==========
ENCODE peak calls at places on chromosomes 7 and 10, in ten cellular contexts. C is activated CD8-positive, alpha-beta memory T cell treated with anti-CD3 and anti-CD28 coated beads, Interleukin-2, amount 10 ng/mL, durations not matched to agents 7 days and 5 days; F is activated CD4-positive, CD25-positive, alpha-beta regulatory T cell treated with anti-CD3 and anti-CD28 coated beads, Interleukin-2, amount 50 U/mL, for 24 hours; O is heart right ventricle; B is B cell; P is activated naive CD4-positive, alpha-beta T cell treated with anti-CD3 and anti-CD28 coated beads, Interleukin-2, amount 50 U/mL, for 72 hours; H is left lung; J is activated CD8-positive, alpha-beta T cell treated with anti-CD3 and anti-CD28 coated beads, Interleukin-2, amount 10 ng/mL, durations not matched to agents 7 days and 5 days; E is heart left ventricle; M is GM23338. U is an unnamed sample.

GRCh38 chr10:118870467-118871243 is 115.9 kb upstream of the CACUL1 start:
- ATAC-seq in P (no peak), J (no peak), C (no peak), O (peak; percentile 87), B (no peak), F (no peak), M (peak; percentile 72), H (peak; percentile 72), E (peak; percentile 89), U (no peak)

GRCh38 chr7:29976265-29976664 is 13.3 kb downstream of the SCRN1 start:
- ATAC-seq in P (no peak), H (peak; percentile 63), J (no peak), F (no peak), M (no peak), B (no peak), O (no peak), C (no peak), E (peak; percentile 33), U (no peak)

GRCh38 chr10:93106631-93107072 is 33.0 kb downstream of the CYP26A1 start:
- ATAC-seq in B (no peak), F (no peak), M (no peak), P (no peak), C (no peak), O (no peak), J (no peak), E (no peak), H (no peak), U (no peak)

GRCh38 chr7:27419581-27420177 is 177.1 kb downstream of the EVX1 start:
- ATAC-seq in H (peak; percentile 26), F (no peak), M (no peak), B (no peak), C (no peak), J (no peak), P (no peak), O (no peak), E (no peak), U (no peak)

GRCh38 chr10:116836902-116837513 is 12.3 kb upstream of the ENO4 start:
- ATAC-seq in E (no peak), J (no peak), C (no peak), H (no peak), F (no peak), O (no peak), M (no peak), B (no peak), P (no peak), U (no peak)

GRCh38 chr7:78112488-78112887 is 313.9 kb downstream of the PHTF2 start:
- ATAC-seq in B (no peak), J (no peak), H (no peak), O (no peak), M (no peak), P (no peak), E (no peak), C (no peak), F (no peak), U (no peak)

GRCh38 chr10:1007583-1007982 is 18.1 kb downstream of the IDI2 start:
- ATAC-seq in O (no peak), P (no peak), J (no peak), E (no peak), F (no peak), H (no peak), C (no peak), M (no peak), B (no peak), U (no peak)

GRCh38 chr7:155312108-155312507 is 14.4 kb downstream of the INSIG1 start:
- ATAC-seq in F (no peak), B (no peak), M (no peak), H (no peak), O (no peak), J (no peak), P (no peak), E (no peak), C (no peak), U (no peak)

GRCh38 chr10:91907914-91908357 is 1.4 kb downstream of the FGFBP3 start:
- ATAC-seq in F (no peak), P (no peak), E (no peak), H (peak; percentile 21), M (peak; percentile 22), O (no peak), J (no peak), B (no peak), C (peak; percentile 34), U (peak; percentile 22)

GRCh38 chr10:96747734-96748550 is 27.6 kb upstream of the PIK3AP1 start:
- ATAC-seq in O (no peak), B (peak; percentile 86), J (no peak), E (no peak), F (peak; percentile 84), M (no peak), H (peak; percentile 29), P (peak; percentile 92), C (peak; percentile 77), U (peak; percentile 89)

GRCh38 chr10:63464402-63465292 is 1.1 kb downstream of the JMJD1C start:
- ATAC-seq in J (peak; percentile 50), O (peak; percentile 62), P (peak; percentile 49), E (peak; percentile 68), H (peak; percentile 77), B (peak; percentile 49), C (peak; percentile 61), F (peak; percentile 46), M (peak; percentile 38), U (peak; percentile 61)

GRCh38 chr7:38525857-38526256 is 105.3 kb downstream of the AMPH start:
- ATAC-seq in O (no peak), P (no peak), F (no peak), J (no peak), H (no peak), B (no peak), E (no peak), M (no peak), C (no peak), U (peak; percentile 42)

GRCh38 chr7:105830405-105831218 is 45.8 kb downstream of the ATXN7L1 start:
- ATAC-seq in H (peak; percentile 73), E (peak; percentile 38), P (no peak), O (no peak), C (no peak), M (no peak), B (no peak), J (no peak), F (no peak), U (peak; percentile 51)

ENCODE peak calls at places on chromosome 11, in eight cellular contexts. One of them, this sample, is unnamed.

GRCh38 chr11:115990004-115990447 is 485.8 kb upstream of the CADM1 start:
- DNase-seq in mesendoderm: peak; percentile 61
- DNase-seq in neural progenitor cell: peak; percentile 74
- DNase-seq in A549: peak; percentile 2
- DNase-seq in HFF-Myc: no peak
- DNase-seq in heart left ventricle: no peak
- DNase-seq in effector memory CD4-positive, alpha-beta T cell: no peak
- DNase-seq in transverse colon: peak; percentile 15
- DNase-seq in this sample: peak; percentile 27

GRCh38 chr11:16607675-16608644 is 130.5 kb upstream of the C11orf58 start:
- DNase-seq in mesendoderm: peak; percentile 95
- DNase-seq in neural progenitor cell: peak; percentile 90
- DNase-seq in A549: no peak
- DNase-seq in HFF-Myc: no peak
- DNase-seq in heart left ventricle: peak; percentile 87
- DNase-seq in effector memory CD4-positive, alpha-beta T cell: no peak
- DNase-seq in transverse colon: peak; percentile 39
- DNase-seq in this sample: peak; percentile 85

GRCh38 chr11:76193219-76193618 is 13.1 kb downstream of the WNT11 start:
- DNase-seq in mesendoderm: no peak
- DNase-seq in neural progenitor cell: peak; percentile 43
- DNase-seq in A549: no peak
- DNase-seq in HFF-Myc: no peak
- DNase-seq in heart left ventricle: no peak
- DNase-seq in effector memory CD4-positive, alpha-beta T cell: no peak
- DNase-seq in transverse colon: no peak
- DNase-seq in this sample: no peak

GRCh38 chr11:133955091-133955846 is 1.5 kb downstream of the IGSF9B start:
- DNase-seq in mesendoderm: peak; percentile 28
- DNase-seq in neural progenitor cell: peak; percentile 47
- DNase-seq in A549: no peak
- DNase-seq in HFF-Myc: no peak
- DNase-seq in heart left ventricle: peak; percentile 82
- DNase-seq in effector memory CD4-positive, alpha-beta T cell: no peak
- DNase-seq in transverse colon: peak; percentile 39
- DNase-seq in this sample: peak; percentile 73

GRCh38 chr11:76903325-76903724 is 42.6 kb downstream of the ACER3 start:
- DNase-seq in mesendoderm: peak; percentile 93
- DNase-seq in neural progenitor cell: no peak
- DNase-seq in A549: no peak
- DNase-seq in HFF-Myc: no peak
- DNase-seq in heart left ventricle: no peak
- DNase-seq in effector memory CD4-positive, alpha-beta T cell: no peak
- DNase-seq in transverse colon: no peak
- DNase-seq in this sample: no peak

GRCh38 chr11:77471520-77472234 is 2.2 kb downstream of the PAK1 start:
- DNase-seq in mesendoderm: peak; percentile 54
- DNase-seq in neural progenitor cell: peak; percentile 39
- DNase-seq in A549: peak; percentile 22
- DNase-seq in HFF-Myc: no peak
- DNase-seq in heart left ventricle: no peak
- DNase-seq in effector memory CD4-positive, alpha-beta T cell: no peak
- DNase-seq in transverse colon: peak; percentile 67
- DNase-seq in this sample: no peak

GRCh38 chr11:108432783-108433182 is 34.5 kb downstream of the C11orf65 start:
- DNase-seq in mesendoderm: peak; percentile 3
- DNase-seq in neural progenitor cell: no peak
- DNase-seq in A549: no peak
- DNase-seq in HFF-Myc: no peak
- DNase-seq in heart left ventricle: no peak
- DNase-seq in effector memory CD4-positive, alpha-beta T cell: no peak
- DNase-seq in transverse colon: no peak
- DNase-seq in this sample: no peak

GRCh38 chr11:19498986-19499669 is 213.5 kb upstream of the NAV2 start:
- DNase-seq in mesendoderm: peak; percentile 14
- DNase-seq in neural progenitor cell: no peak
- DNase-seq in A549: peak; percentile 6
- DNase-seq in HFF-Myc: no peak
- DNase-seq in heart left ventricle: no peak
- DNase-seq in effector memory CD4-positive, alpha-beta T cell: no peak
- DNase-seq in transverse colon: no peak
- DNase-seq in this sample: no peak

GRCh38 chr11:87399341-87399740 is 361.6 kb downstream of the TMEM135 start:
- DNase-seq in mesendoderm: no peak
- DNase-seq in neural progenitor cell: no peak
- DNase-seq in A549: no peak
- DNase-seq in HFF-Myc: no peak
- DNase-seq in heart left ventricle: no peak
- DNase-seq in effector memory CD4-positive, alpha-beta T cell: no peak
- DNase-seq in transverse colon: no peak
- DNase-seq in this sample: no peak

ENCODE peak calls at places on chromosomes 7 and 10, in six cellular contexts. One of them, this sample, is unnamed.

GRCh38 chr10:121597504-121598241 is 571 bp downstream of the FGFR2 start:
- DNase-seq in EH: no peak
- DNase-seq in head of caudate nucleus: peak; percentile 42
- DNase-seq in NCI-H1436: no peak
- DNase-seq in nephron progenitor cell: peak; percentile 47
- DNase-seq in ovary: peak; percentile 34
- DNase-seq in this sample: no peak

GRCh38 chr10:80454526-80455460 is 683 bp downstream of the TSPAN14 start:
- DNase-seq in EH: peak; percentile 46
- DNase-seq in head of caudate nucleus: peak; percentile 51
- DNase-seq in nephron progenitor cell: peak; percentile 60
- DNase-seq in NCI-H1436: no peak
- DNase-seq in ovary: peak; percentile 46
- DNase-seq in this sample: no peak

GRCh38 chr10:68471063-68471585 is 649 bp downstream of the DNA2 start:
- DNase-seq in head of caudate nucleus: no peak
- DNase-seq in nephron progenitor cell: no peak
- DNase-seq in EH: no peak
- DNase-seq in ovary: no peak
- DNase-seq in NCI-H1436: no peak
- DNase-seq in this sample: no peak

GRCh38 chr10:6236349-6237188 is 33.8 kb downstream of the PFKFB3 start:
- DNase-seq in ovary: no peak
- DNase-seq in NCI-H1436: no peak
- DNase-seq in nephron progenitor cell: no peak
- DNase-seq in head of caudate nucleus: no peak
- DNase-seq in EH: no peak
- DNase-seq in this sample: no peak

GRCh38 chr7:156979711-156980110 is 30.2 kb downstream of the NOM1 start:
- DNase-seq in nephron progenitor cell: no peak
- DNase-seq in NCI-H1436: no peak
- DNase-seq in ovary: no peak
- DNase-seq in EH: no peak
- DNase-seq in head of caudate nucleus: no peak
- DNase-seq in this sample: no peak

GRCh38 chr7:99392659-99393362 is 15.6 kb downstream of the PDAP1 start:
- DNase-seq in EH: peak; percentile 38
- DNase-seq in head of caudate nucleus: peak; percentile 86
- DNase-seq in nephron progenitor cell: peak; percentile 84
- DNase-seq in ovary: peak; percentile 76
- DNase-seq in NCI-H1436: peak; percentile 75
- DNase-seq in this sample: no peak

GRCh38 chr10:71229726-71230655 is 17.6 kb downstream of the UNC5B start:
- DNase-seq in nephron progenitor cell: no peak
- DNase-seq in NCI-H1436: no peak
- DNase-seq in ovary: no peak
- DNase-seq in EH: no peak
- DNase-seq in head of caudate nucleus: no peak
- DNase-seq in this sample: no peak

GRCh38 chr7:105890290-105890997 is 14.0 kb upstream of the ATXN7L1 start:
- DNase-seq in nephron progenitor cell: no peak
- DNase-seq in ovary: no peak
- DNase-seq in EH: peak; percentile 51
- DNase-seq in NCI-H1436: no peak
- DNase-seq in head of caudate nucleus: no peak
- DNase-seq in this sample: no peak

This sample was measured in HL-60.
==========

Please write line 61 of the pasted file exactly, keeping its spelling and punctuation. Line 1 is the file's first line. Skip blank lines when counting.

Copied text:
- DNase-seq in heart left ventricle: peak; percentile 82